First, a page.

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Water cluster

In chemistry a water cluster is a discrete hydrogen bonded assembly or cluster of molecules of water [1]. These clusters have been found experimentally or predicted in silico in various forms of water; in ice, in crystal lattices and in bulk liquid water, the simplest one the water dimer (W2). Ongoing academic research is important because the realization that water manifests itself as clusters rather than a isotropic collection may help explain many anomalous water characteristics such as its highly unusual density temperature dependence. Water clusters are also implicated in the stabilization of certain supramolecular structures. So little is understood about water clusters in bulk water that it is considered one of the unsolved problems in chemistry.


In silico structures

In silico, cyclic water clusters (H2O)n are found with n = 3 to 6. With increasing cluster size the oxygen to oxygen distance is found to decrease which is attributed to so-called cooperative many-body interactions: due to a change in charge distribution the H-acceptor molecule becomes a better H-donor molecule with each expansion of the water assembly. Many isomeric forms seem to exist for the hexamer: from ring, book, bag, cage, to prism shape with nearly identical energy. Two cage-like isomers exist for heptamers and octamers are found either cyclic or in the shape of a cube. Even larger clusters are predicted: the fullerene-like cluster W28 is called bucky water and even for a 280 water molecule monster icosahedral network (with each water molecule coordinate to 4 others) there is found a local energy minimum.

Experimental structures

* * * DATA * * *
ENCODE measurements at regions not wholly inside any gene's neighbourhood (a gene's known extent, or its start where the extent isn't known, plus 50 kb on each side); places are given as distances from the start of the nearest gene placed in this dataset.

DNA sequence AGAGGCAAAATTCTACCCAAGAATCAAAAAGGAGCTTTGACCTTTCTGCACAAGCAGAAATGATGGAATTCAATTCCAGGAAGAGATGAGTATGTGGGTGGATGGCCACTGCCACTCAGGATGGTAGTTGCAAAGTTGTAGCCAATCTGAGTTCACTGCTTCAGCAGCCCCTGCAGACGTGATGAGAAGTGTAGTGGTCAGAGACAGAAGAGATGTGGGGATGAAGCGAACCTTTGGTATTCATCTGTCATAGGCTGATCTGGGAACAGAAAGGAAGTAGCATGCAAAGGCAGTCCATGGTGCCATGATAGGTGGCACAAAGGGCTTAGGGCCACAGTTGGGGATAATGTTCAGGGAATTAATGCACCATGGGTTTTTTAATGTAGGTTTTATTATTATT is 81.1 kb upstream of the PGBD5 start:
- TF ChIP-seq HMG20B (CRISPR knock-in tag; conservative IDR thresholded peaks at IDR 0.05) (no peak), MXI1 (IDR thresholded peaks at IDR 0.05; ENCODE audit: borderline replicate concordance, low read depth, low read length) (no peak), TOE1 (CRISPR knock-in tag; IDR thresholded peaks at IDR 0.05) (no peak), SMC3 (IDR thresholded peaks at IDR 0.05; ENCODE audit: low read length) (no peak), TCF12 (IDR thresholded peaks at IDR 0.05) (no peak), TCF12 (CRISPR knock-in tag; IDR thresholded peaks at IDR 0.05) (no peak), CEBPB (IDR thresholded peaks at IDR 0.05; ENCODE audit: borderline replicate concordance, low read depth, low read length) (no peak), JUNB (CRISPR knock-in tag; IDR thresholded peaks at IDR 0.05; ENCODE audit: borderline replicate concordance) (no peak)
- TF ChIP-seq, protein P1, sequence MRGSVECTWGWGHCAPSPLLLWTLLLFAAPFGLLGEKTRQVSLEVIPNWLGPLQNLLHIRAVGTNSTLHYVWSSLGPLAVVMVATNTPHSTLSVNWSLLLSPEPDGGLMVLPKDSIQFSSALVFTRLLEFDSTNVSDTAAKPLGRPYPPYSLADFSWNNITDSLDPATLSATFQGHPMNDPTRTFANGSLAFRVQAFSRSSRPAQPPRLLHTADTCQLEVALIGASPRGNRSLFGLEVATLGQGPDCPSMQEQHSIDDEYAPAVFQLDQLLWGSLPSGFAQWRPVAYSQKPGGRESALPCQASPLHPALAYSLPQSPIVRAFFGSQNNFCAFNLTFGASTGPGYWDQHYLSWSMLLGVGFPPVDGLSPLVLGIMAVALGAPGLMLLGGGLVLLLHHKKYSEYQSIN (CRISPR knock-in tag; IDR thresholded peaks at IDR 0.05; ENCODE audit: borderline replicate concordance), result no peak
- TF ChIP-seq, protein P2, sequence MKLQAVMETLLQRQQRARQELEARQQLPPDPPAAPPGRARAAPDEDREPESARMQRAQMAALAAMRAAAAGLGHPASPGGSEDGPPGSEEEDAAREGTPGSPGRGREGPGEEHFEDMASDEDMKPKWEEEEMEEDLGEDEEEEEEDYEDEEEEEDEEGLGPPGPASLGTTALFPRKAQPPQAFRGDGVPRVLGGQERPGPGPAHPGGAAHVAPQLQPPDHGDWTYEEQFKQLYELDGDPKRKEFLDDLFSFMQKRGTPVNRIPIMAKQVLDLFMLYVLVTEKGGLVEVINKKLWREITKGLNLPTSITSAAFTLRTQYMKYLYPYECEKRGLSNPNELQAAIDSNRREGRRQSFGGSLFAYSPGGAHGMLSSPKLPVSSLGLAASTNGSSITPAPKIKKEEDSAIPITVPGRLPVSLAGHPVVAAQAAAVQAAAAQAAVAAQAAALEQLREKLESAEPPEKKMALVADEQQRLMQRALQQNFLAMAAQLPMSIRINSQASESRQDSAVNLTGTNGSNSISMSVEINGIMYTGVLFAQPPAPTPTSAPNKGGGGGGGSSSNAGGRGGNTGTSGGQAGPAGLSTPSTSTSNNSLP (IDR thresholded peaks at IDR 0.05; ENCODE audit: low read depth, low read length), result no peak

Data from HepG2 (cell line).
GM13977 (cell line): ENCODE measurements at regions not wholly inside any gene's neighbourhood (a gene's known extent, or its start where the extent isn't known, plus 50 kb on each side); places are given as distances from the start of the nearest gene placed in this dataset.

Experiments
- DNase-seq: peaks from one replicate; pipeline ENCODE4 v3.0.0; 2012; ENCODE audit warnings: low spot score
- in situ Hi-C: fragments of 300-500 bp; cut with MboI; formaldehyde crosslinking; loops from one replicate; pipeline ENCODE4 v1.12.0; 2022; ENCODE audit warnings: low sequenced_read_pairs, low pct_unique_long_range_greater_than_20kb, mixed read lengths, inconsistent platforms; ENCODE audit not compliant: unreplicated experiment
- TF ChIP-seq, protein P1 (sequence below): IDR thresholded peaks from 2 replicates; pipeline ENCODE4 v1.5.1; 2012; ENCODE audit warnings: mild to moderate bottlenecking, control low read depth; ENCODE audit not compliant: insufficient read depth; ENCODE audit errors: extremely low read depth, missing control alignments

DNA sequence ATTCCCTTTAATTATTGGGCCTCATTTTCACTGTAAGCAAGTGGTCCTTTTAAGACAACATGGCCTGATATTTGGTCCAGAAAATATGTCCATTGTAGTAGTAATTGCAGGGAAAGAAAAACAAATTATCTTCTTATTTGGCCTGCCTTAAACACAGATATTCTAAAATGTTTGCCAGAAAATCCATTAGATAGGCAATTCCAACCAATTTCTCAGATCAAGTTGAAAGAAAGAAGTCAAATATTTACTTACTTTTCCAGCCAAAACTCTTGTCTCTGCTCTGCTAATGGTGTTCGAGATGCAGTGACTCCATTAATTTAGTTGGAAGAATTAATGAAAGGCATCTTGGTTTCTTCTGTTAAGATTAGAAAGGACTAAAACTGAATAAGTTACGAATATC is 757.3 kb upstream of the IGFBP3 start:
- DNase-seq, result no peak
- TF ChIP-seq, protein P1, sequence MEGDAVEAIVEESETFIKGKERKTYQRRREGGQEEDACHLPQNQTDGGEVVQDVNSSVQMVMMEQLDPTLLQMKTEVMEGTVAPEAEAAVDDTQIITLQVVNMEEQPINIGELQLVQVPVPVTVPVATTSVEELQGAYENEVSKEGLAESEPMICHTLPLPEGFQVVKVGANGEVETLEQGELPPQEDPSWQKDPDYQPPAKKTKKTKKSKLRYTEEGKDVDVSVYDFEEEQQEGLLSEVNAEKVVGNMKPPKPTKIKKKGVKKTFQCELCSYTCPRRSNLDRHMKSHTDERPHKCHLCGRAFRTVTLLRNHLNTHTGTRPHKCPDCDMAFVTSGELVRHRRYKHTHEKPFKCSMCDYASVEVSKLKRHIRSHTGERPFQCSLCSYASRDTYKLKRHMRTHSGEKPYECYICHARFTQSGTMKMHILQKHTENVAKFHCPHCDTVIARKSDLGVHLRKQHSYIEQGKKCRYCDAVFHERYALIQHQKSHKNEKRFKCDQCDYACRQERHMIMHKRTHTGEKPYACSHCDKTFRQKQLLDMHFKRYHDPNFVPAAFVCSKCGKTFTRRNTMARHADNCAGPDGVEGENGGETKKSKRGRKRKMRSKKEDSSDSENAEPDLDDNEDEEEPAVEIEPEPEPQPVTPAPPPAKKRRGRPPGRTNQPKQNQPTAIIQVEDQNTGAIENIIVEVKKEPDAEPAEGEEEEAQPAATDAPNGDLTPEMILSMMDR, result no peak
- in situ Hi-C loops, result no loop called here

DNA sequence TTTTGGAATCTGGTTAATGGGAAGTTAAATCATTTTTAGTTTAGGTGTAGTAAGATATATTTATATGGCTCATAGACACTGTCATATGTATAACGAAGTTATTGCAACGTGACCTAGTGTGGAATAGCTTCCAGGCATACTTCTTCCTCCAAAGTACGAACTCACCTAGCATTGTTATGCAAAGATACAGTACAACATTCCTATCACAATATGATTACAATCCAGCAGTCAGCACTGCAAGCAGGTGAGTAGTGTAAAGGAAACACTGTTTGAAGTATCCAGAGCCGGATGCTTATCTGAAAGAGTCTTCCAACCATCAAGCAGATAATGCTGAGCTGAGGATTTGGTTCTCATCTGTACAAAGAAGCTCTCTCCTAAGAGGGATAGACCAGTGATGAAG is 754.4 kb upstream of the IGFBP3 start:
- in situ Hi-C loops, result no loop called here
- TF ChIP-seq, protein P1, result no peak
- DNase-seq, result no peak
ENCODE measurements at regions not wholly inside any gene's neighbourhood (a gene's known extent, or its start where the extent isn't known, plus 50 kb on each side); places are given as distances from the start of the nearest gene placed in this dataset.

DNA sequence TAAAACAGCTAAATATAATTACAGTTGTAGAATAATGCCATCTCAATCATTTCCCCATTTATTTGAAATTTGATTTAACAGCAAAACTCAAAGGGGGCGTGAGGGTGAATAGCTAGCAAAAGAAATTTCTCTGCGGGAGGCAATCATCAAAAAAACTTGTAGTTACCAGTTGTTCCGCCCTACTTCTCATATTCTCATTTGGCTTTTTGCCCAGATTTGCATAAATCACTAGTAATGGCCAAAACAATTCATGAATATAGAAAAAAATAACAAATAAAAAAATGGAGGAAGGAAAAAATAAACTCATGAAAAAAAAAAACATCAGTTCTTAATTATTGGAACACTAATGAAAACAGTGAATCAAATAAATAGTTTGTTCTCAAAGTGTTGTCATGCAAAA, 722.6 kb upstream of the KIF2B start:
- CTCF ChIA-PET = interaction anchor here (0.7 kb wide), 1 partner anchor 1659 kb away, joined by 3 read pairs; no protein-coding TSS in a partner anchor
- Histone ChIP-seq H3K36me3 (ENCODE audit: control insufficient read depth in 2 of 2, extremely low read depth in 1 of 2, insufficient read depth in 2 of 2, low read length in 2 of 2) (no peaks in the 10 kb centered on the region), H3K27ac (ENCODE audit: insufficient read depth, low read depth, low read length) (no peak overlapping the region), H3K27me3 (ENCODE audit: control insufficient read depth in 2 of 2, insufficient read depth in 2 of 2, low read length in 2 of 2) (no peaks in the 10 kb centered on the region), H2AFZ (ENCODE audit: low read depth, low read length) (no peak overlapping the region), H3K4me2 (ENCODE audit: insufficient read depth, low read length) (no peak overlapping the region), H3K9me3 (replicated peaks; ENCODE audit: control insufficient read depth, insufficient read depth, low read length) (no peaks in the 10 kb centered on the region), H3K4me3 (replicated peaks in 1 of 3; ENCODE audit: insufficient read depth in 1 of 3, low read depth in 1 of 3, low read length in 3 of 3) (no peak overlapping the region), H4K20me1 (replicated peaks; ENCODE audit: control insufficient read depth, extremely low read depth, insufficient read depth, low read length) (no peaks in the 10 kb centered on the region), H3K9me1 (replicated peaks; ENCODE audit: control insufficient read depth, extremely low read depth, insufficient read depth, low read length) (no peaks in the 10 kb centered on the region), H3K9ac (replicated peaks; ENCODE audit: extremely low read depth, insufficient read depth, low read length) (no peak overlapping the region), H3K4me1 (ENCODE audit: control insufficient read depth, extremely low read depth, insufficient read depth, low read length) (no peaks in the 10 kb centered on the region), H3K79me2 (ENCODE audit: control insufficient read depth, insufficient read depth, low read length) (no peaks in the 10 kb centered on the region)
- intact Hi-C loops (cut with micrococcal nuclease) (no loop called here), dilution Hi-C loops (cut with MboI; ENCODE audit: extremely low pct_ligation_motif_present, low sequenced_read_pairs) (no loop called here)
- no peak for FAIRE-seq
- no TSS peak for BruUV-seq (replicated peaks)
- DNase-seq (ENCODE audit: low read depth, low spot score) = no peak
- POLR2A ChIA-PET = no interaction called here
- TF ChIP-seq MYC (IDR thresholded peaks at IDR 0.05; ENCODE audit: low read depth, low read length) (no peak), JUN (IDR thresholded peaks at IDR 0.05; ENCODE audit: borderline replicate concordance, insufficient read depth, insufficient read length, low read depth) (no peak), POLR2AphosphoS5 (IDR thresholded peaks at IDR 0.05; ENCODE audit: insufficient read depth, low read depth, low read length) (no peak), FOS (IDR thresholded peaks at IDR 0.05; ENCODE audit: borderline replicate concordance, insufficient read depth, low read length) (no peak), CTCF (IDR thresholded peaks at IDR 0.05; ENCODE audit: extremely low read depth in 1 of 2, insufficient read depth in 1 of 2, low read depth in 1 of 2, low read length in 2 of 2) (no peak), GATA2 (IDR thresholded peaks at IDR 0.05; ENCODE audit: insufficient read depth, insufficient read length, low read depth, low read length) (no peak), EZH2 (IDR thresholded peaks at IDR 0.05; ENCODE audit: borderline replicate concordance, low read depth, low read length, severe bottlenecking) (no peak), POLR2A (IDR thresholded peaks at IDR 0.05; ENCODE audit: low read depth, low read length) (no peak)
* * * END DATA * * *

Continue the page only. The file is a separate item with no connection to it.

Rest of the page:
The experimental observation of water clusters requires sophisticated spectroscopic tools such as Far-infrared (FIR) vibration-rotation-tunneling (VRT) spectroscopy (a infrared spectroscopy technique). With water trapped in a liquid helium environment the hexamer is found to be a cyclic planar assembly but in the gas-phase the cage is found and in an organic host (water trapped in the crystal lattice of an organic compound) a conformation reminiscent of a cyclohexane chair conformation. Experiments combining IR spectroscopy with mass spectroscopy reveal cubic configurations for clusters in the range W8-W10.

When the water is part of a crystal structure as in a hydrate, x-ray diffraction can be used. In a recent study the conformation of a water heptamer was determined (cyclic twisted nonplanar) using this method [2]

Bulk water models

According to the so-called in silico method quantum cluster equilibrium (QCE) theory of liquids W8 clusters dominate the liquid water bulk phase followed by W5 and W6 clusters. In order to facilitate a water triple point the presence of a W24 cluster is invoked. In another model bulk water is built up from a mixture of hexamer and pentamer rings containing cavities capable of enclosing small solutes. In yet another model an equilibrium exists between a cubic water octamer and two cyclic tetramers. However, in spite of much model making all models are unable to reproduce the experimentally observed density maximum.


  1. ^ Water: From Clusters to the Bulk Ralf Ludwig Angew. Chem. Int. Ed. 2001, 40, 1808 ± 1827 doi:<1808::AID-ANIE1808>3.0.CO;2-1 10.1002/1521-3773(20010518)40:10<1808::AID-ANIE1808>3.0.CO;2-1
  2. ^ Phase Transition Accompanied by Transformation of an Elusive Discrete Cyclic Water Heptamer to a Bicyclic (H2O)7 Cluster Mohammad Hedayetullah Mir and Jagadese J. Vittal Angew. Chem. Int. Ed. 2007, 46, 5925 –5928 doi:10.1002/anie.200701779
This article is licensed under the GNU Free Documentation License. It uses material from the Wikipedia article "Water_cluster". A list of authors is available in Wikipedia.
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